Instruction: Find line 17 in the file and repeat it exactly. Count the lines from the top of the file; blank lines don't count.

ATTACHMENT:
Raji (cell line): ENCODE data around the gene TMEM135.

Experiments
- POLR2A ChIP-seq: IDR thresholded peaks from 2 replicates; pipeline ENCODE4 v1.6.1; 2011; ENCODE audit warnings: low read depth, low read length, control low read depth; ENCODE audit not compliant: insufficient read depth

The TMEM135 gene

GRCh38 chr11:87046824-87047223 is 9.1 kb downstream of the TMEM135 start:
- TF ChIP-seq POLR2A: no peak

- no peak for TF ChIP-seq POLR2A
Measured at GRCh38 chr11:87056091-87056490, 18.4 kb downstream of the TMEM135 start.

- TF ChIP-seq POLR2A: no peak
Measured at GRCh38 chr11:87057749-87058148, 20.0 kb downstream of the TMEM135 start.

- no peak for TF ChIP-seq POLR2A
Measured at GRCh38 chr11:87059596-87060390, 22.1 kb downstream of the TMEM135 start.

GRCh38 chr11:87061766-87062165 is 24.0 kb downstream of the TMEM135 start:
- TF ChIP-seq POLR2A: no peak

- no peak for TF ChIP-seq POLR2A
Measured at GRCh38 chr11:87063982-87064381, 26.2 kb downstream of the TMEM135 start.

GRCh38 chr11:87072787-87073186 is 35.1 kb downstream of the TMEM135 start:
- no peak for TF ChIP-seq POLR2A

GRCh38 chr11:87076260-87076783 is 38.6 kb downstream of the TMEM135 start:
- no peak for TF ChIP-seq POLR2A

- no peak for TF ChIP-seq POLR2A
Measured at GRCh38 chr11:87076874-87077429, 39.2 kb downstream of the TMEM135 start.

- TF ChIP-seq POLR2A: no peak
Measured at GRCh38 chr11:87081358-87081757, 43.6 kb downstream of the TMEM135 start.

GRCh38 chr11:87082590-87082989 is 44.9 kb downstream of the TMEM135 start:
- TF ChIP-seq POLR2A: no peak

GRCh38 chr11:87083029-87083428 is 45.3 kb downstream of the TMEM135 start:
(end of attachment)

GRCh38 chr11:87072787-87073186 is 35.1 kb downstream of the TMEM135 start: